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Proceedings Paper • Open Access

LIDAR technology for measuring trace gases on Mars and Earth
Author(s): H. Riris; J. B. Abshire; Allan Graham; William Hasselbrack; Mike Rodriguez; Xiaoli Sun; Clark Weaver; Jianping Mao; Randy Kawa; Steve Li; Kenji Numata; Stewart Wu

Paper Abstract

Trace gases and their isotopic ratios in planetary atmospheres offer important but subtle clues as to the origins of a planet's atmosphere, hydrology, geology, and potential for biology. An orbiting laser remote sensing instrument is capable of measuring trace gases on a global scale with unprecedented accuracy, and higher spatial resolution that can be obtained by passive instruments.

For Earth we have developed laser technique for the remote measurement of the tropospheric CO2, O2, and CH4 concentrations from space. Our goal is to develop a space instrument and mission approach for active CO2 measurements. Our technique uses several on and off-line wavelengths tuned to the CO2 and O2 absorption lines. This exploits the atmospheric pressure broadening of the gas lines to weigh the measurement sensitivity to the atmospheric column below 5 km and maximizes sensitivity to CO2 changes in the boundary layer where variations caused by surface sources and sinks are largest. Simultaneous measurements of O2 column use a selected region in the Oxygen A-band. Laser altimetry and atmospheric backscatter can also be measured simultaneously, which permits determining the surface height and measurements made to thick cloud tops and through aerosol layers.

We use the same technique but with a different transmitter at 1.65 um to measure methane concentrations. Methane is also a very important trace gas on earth, and a stronger greenhouse gas than CO2 on a per molecule basis. Accurate, global observations are needed in order to better understand climate change and reduce the uncertainty in the carbon budget. Although carbon dioxide is currently the primary greenhouse gas of interest, methane can have a much larger impact on climate change. Methane levels have remained relatively constant over the last decade but recent observations in the Arctic have indicated that levels may be on the rise due to permafrost thawing. NASA’s Decadal Survey underscored the importance of Methane as a greenhouse gas and called for a mission to measure CO2, CO and CH4. Methane has absorptions in the mid-infrared (3.3 um) and the near infrared (1.65 um). The 3.3 um spectral region is ideal for planetary (Mars) Methane monitoring, but unfortunately is not suitable for earth monitoring since the Methane absorption lines are severely interfered with by water. The near infra-red overtones of Methane at 1.65 um are relatively free of interference from other atmospheric species and are suitable for Earth observations. The methane instrument uses Optical Parametric Generation (OPG) along with sensitive detectors to achieve the necessary sensitivity. Our instrument generates and detects tunable laser signals in the 3.3 or 1.65 um spectral regions with different detectors in order to measure methane on Earth or Mars. For Mars, the main interest in methane is its importance as a biogenic marker.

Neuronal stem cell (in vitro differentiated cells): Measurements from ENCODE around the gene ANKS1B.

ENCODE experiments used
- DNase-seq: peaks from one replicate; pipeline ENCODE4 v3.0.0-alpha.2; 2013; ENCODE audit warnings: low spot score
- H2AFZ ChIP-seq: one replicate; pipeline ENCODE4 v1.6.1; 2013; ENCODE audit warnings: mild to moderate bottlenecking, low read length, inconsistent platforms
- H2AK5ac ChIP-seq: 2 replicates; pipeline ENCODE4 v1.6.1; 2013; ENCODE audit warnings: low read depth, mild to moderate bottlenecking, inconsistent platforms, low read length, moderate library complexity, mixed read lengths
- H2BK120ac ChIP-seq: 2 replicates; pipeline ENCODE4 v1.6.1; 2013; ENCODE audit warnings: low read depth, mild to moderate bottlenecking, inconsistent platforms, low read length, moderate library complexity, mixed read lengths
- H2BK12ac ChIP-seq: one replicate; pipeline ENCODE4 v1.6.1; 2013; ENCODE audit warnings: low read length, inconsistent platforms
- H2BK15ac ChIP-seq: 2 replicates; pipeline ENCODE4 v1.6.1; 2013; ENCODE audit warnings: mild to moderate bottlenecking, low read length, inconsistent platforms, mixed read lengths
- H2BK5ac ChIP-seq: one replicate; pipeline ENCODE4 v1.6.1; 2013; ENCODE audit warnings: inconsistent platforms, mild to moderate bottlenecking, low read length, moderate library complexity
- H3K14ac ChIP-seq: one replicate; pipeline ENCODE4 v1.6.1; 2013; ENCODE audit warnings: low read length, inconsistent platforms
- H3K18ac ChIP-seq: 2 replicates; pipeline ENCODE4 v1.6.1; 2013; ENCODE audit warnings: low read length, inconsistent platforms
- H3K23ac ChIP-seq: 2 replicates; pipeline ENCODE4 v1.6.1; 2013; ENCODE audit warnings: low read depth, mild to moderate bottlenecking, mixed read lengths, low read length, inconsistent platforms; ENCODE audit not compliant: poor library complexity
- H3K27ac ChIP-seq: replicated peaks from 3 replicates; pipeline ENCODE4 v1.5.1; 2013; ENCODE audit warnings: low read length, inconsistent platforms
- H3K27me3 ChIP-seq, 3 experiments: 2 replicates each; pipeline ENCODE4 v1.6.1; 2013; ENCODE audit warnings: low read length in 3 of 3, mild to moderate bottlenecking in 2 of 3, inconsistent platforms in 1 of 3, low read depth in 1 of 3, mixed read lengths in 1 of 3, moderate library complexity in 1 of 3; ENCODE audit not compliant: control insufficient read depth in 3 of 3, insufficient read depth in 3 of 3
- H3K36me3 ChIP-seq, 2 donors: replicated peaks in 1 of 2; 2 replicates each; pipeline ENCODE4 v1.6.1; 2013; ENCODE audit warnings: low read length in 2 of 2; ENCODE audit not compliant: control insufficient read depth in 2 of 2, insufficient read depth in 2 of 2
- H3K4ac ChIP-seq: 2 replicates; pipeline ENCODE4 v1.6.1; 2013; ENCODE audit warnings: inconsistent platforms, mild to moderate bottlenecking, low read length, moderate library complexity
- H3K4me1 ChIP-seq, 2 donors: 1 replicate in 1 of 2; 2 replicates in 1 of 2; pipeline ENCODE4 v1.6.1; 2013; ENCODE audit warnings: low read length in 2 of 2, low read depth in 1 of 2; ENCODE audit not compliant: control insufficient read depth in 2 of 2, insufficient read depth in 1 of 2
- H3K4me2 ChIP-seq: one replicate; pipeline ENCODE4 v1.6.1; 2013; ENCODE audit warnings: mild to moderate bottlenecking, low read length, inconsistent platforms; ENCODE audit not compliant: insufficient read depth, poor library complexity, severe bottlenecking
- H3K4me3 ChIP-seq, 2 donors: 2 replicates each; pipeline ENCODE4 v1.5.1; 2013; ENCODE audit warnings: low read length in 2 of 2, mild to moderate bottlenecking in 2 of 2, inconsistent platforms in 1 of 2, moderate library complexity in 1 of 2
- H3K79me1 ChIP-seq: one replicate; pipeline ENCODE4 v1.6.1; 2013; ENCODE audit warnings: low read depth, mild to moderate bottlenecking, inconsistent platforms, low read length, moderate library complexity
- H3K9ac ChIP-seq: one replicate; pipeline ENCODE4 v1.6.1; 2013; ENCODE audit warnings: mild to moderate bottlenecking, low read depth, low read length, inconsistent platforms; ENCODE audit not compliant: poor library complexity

Paper Details

Date Published: 20 November 2017
PDF: 4 pages
Proc. SPIE 10565, International Conference on Space Optics — ICSO 2010, 105650G (20 November 2017); doi: 10.1117/12.2309207
Show Author Affiliations
H. Riris, NASA Goddard Space Flight Ctr. (United States)
J. B. Abshire, NASA Goddard Space Flight Ctr. (United States)
Allan Graham, Sigma Space (United States)
William Hasselbrack, Sigma Space (United States)
Mike Rodriguez, Sigma Space (United States)
Xiaoli Sun, NASA Goddard Space Flight Ctr. (United States)
Clark Weaver, NASA Goddard Space Flight Ctr. (United States)
Jianping Mao, Univ. of Maryland Baltimore County (United States)
Randy Kawa, NASA Goddard Space Flight Ctr. (United States)
Steve Li, NASA Goddard Space Flight Ctr. (United States)
Kenji Numata, NASA Goddard Space Flight Ctr. (United States)
Stewart Wu, NASA Goddard Space Flight Ctr. (United States)

Published in SPIE Proceedings Vol. 10565:
International Conference on Space Optics — ICSO 2010
Errico Armandillo; Bruno Cugny; Nikos Karafolas, Editor(s)

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